underlying directories for the file. Great for chaotic hard
disks (like mine) in which files tend to get lost.
- Printing files or directories. Clicking the print button will
neatly print the current directory and dragging a file to it
will print the file.
- Changing file attributes like read-only, hide etc. Again, this
can be done with multiple files. Dragging a directory to this
button will affect all files in that directory.
- Of course, file size and date are always there and can be
viewed by scrolling horizontally (with a scrollbar).
- You can create new folders.
- There are six different standard extensions which can be
selected by clicking on them. They can also be changed by
dragging a file to them. They will then be equal to the
extension of the dragged file. By going into the program file
with a disk monitor, you can alter them so they will always be
- There is also an options dialog box in which you can select
the sort order and the ability to display hidden files. Read-
only files will be displayed with a checkmark in front of
- One more nice option is when you double-click on a directory
in the displayed pathname, that directory will be selected
If you consider all the options this one has, it almost looks
like a little desktop! It can even move files and rename
folders! My desktop (non-MEGA) cannot do this. The ability to
select multiple files is REALLY useful.
A strange noise outside disturbs me from my thoughts. The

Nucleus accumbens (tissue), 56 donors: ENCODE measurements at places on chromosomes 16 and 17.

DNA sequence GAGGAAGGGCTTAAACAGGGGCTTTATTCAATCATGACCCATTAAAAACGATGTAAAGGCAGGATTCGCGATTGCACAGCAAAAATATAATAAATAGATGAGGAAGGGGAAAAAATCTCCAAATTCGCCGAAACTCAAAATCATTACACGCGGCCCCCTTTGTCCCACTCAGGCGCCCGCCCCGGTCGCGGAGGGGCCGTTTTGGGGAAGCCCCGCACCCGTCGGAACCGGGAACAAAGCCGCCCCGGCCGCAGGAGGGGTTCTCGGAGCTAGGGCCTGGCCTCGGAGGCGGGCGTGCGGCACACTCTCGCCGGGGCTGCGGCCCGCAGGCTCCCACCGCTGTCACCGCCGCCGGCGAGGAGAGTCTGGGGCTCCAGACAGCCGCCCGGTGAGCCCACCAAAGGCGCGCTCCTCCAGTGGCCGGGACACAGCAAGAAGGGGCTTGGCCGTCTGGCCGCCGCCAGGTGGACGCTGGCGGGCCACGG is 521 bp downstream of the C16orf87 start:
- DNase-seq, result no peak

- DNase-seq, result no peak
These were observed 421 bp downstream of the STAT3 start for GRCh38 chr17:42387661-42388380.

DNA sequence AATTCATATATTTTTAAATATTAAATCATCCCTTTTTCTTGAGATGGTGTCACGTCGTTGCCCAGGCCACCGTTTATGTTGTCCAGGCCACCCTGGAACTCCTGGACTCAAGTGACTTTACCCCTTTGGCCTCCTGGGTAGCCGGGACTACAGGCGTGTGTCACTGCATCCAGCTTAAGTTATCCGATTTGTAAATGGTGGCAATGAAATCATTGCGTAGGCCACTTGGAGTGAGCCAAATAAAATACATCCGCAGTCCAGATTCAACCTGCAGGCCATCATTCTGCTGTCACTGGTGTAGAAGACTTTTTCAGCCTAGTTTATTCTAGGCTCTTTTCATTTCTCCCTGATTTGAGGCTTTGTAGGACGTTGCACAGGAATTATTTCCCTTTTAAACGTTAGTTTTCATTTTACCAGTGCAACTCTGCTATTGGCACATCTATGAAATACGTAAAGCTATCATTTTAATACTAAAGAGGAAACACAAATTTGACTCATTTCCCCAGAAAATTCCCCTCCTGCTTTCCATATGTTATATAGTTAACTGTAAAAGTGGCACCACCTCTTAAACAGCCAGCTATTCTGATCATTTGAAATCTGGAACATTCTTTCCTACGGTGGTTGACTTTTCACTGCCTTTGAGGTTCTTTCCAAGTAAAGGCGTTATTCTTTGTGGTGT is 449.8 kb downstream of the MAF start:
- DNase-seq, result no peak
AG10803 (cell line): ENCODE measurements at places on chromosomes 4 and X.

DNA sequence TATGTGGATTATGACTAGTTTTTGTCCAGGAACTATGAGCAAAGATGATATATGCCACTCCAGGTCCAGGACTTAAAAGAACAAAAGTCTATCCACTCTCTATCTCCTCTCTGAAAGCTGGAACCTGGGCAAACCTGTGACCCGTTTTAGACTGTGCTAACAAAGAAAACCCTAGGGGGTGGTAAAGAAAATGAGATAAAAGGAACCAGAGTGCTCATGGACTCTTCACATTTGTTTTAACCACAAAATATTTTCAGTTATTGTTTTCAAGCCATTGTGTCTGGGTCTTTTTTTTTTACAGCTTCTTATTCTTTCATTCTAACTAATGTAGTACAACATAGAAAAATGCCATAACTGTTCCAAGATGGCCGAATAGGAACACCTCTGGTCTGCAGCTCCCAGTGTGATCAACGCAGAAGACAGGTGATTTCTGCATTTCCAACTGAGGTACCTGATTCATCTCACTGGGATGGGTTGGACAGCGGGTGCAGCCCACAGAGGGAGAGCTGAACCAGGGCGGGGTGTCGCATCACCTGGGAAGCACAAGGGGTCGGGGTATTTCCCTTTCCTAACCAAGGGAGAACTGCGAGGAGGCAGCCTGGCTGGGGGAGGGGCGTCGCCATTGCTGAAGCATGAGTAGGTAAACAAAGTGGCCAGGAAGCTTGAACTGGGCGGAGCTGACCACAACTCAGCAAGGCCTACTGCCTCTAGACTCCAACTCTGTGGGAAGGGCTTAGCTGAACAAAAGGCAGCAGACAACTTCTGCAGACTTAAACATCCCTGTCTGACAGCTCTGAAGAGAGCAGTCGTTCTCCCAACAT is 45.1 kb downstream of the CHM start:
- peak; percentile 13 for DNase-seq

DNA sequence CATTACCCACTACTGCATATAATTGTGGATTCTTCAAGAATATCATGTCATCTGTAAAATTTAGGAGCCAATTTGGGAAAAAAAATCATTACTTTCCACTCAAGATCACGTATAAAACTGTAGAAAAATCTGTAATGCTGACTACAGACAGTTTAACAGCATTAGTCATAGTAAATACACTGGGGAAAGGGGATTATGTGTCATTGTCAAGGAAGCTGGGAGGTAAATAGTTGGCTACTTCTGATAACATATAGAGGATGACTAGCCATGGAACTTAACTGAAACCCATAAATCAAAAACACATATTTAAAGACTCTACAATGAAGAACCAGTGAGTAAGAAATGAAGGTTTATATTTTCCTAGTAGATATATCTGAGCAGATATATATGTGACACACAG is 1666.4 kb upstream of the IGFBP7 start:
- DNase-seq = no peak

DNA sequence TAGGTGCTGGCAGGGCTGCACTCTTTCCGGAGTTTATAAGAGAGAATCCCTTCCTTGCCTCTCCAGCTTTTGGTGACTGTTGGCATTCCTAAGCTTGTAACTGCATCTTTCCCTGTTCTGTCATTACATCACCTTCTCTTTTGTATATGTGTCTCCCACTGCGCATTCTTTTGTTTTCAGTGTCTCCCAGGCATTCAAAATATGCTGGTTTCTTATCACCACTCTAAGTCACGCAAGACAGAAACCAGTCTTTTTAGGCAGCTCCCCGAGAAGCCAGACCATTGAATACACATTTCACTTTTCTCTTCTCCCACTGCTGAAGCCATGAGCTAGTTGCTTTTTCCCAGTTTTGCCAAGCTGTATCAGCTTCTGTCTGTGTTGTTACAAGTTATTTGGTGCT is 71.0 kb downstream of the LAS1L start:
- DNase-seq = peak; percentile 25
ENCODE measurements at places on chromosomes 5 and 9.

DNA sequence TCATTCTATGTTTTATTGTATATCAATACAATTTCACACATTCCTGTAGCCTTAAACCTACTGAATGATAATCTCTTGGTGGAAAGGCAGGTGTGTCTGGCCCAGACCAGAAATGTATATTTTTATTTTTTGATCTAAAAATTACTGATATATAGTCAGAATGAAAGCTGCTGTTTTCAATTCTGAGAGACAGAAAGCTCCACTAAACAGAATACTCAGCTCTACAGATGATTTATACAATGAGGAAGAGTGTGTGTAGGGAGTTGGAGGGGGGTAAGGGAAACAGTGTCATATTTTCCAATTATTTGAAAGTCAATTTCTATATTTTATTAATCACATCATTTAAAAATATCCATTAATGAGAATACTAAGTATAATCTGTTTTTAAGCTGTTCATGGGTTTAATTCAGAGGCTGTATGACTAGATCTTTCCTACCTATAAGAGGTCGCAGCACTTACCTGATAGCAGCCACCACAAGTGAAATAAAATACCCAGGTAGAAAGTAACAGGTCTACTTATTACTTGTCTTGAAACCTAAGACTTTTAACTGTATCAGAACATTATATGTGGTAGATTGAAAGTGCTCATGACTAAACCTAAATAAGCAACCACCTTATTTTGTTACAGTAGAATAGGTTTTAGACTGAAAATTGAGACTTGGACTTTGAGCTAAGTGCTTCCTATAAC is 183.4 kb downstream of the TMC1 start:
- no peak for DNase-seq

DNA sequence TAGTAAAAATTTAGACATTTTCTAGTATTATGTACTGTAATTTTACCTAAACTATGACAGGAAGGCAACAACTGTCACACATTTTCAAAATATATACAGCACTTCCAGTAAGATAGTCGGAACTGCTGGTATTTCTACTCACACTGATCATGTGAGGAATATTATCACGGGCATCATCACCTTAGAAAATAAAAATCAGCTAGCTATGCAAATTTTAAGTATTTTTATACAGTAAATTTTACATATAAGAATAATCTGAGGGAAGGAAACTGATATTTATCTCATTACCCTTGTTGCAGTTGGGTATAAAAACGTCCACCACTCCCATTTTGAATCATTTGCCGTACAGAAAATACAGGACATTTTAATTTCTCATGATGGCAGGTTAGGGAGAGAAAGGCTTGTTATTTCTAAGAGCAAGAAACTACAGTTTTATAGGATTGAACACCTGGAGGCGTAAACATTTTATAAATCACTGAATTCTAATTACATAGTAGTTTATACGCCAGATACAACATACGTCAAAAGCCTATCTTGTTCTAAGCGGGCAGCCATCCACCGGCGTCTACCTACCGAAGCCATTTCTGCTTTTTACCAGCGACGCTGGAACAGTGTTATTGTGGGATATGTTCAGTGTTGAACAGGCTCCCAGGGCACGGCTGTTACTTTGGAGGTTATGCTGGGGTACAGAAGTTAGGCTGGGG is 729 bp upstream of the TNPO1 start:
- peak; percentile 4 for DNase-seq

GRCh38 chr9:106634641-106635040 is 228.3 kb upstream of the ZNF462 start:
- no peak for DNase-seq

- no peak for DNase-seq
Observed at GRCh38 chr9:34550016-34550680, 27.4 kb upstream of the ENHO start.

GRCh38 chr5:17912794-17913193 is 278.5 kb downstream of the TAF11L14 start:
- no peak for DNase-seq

curtains are closed to keep the sun from shining into my monitor
and I perceive a silhouette outside my window. When I open the
curtains, I am sort of scared shitless by an enormous golden
eagle hovering there, staring at me with large, yellow eyes.
When I pick myself up from the floor, it is gone.
Anyway, the Universal II fileselector is the best one around
and I use extensively. In fact, I could not do without it and
grew quite attached to it. The only thing that keeps it from
being completely and utterly perfect is the fact that it does
not remember the position within a directory.
This is also a standard fileselector which doesn't have the
annoying bugs anymore and of course the drive and extension
buttons. It also has a little box in which you can select the
The nice things about it are that you can easily change the
default extensions and save them to disk, so the next time you
boot it, those extensions will be there. Also, it remembers the
position within a directory if there are more files in there
than it can display at once and you have scrolled through it.
It can be installed in the AUTO folder and I think it is PD.
Well, that about covers the alternative fileselectors I know. I
have seen one more, but is was too lousy to describe here.
If you like a no-nonsense fileselector, I guess Fsel_ROM is the
right choice, but for spoilt hard disk users, Universal II is
clearly the best choice. Can you imagine? The thing is a
Better go and see what that crummy eagle is up to.....
The text of the articles is identical to the originals like they appeared in old ST NEWS issues. Please take into consideration that the author(s) was (were) a lot younger and less responsible back then. So bad jokes, bad English, youthful arrogance, insults, bravura, over-crediting and tastelessness should be taken with at least a grain of salt. Any contact and/or payment information, as well as deadlines/release dates of any kind should be regarded as outdated. Due to the fact that these pages are not actually contained in an Atari executable here, references to scroll texts, featured demo screens and hidden articles may also be irrelevant.